Dec 272014

“Ignition! An informal history of liquid rocket propellants” was written by John D. Clark and published by Rutgers University in 1972. It is a classic text on the subject… a text which has not been reprinted since except by some print-on-demand types. If you find a copy of this book for less than several hundred dollars, you’ve lucked out. It’s a good read, both informative and entertaining.

Fortunately, someone went to the bother of scanning the whole thing and posting it as a PDF. I’m honestly unclear about the copyright implications, if any… but the scan has been openly and freely available for some years, so…

Hmmm. It seems that I’ve completely flaked out on the PDF reviews for quite a while. And nobody said anything. Makes me wonder if maybe there’s just no interest in these? Shrug, oh well, moving on…

As always: check out the APR Patreon for info on how to help, and how to get rewards.


 Posted by at 1:34 pm
Dec 272014

A comment and an image over HERE (where they’re discussing how many G’s the Millenium Falcon is undergoing as it maneuvers at the end of the “Force Awakens” trailer):

Patrick Farley Wait, we’re only just now questioning Star Wars’ disregard for Newtonian physics? I thought we had an unspoken agreement, back in 1977, that we were all just gonna sorta look the other way.


(This photo has nothing to do with the topic, but I put it here to remind you young people of what was considered “state of the art” science fiction literally months before Star Wars premiered.)


That comment was promptly followed up by this nugget of eternal wisdom:

tincansailorman Semi-naked Jenny Agutter in her prime is always state-of-the-art to me.


Preach it, brother!

Say what you will about Star Wars, it changed the face of sci-fi movies. Before Star Wars, it was just expected that all future or alien sets would looked like cheap cardboard, or impractical, precise, chrome plated and oddly spotlessly clean. Shortly after Star Wars, we got “Alien” and “Blade Runner,” which set new standards in visual realness. You can’t watch “Logan’s Run” now without noticing that not only do the miniature sets look awful, so do the full-size sets, the costumes, the props, the robots, etc.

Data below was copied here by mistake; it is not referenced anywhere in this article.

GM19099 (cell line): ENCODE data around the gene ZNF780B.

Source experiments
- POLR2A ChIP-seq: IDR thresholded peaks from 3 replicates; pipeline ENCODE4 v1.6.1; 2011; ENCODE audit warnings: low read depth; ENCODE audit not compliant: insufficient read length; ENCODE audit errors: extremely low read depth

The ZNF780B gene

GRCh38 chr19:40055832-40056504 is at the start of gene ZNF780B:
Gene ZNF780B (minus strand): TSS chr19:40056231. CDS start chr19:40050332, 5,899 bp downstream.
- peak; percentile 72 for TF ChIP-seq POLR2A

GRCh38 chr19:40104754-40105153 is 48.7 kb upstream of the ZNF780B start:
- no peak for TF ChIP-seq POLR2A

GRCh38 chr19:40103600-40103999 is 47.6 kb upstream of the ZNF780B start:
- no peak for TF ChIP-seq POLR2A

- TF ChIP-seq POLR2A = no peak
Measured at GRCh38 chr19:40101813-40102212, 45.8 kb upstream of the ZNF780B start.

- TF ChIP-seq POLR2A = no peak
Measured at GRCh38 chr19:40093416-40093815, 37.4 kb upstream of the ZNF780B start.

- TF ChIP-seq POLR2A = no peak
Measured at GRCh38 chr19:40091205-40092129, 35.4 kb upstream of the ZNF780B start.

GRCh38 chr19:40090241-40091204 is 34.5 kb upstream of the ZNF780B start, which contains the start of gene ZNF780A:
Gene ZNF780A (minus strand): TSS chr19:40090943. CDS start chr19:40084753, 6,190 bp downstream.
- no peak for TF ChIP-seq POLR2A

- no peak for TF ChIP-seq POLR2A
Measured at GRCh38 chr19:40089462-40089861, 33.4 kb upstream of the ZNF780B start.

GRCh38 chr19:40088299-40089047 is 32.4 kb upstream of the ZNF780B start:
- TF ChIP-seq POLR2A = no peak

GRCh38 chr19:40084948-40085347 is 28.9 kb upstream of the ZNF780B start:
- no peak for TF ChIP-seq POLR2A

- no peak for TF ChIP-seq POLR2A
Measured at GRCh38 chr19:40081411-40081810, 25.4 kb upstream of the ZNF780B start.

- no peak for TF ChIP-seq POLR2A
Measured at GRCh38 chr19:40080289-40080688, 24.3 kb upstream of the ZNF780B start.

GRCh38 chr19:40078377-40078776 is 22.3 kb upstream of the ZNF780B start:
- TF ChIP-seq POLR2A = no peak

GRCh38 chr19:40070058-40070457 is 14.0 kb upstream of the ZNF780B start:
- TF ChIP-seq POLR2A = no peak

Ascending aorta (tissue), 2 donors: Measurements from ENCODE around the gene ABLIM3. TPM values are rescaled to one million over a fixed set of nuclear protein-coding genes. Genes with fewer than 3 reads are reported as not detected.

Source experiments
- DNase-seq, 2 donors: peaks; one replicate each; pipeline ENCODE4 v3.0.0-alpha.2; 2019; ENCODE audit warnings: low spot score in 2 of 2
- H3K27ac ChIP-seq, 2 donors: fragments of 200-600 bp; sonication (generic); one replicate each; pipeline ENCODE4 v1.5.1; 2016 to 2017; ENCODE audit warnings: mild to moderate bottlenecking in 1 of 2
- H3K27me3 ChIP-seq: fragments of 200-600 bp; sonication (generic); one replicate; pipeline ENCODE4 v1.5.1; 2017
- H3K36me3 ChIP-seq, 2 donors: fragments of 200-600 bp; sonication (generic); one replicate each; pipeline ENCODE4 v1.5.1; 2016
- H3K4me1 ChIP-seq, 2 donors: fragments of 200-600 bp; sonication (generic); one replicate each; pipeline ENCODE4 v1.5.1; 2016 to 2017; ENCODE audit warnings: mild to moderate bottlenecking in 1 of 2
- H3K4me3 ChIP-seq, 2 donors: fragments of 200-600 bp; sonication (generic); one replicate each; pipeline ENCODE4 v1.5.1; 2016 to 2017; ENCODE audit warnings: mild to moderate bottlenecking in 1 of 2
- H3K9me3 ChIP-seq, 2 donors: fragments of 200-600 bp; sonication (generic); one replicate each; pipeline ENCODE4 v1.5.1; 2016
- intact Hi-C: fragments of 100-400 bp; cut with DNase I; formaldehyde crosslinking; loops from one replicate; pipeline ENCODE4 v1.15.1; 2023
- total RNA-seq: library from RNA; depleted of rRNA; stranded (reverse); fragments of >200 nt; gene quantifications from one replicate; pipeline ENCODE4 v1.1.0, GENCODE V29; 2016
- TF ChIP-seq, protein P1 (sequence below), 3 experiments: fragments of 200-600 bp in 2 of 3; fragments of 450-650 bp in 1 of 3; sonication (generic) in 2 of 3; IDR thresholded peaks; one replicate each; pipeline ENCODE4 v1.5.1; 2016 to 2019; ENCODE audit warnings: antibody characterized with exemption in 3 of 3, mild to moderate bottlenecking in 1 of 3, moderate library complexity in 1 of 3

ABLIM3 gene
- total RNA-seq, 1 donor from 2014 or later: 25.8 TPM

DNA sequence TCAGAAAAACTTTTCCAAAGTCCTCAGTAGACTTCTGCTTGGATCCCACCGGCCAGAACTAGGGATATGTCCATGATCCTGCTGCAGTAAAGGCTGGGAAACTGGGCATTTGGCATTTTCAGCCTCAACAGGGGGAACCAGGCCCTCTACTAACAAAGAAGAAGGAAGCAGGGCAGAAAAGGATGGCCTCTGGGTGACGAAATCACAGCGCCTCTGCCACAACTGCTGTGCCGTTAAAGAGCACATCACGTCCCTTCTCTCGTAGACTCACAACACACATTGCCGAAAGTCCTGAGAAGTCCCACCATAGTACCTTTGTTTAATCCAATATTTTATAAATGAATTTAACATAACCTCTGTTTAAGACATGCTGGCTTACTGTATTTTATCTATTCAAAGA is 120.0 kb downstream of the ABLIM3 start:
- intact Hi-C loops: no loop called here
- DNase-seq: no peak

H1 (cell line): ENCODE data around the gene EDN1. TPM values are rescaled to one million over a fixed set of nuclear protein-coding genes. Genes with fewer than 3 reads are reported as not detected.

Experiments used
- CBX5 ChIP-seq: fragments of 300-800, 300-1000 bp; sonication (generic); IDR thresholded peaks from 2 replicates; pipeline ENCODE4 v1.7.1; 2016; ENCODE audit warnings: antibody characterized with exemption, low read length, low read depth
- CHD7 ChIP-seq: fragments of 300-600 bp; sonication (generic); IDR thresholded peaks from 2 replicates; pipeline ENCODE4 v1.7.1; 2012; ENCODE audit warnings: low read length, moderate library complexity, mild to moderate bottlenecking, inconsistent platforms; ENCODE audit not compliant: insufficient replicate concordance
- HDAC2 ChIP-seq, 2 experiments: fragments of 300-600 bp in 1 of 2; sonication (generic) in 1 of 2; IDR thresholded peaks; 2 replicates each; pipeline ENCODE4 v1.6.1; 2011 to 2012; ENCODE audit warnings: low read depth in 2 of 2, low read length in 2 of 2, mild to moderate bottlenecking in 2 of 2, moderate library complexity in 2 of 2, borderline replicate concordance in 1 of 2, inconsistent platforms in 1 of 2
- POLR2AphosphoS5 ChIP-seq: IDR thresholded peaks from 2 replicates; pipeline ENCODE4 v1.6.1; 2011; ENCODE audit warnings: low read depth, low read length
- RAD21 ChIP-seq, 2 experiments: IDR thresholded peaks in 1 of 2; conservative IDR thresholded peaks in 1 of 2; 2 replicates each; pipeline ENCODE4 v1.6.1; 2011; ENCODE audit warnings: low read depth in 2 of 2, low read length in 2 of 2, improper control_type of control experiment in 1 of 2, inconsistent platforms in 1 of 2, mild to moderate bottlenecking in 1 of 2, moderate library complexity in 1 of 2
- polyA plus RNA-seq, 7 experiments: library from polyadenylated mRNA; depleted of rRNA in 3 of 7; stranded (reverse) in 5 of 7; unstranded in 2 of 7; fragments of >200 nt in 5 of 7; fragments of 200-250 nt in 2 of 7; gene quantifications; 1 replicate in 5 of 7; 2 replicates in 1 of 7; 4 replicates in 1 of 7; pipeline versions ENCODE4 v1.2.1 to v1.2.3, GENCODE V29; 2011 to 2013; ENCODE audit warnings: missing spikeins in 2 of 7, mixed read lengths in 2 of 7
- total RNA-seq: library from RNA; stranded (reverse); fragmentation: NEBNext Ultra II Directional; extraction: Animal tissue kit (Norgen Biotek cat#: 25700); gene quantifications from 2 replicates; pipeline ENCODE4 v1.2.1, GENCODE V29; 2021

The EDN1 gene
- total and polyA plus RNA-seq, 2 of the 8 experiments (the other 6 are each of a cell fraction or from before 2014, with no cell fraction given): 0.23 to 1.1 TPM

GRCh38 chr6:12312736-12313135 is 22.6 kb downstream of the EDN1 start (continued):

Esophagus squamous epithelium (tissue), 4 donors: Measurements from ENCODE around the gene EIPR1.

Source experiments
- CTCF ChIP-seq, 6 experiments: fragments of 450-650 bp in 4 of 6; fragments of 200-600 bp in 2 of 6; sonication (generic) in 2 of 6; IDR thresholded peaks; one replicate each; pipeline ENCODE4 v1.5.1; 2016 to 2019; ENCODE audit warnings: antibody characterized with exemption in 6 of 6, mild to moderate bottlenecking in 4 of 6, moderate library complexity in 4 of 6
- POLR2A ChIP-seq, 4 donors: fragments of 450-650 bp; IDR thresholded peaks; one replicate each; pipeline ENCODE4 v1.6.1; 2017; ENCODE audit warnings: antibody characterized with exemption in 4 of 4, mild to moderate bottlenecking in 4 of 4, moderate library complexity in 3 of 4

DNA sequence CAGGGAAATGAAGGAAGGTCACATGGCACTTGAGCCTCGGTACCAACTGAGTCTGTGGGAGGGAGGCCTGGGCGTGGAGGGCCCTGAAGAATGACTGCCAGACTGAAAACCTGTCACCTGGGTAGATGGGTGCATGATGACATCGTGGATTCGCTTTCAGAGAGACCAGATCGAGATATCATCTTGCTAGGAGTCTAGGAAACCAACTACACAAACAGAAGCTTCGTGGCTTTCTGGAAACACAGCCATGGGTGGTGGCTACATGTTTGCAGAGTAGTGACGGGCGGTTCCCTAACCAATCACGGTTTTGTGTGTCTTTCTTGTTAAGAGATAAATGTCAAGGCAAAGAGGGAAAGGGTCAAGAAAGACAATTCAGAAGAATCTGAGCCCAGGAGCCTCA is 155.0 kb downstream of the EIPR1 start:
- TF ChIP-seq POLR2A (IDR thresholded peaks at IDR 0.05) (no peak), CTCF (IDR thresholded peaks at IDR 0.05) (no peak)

Star Wars opened in May, 1977. Logans Run opened in June, 1976, slightly less than a year earlier, long enough to have done its business by the time Star Wars came out. But you know what movie *really* got boned by Star Wars? As it turns out, 20th Century Fox had two big sci-fi movies planed for 1977… Star Wars was expected to be the “minor” one. The one Fox expected to be the big blockbuster? “Damnation Alley.” Opened in October, 1977… and closed shortly afterwards, and has been largely forgotten. It has one of the all time greatest sci-fi vehicles in it, but is otherwise devoid of… well, pretty much anything good. But had Star Wars not happened, Damnation Alley probably would have done ok. But it already looked like garbage the day it came out.

Now, if “Damnation Alley” had had Jenny Agutter in it… hmmmm….

 Posted by at 1:04 pm
Dec 272014

Here’s how Space Station V can service an Orion and an Aries simultaneously. The manipulators arm that reaches out from the Station and grabs the Aries has to be not only nimble, but pretty strong; the boarding deck is under 0.02 G’s. Not a whole lot, but for a vehicle massing (handwave) a hundred thousand pounds, it’s a fair weight to be cantilevered out like that. The arm grasps of one the landing legs, roughly swings the ship into position, and then an arm from the “top” of the lander projects and grabs an extendable structure that projects from the bay. This second arm stabilizes the lander and precisely orients it for the dock that projects from the face of the station and fits over the boarding door. A third, smaller arm snakes out from the lander and mates with the extendable structure. Both of the landers arms contain umbilicals to transfer consumables and propellants and such.

Why not dock it in the bay?

The Aries does not fit in the bay. It just doesn’t. Parsecs are not a unit of time and the Aries Ib doesn’t fit in the Space Station V docking bay. And even if you scale up the SSV so that the Aries does fit… you won’t be able to service both an Aries and an Orion at the same time unless the station is so vast that you’ve got room to move a ship in, then shove it over to one side of the bay and bring in another along the centerline.


 Posted by at 12:10 pm
Dec 262014

A correspondent who has recently suffered some hacking/ID theft incidents came in to his computer room to find that the cursor was wandering around the screen of its own volition… apparently the computer had been hijacked remotely. My recommendation was to feed the computer through a woodchipper. Then set fire to the chips. And then jump up and down on them.

A: Does this sound like any particular sort of *thing,* other than “friggen’ awful?”

B: Anybody got a more productive recommendation than mine?

 Posted by at 2:43 pm
Dec 262014

There was a delay getting the December rewards out, and a further delay in putting this notification together that the rewards are available… so it might be only a short-ish time before these are gone, replaced by the *January* rewards. So if these look of interest… act fast!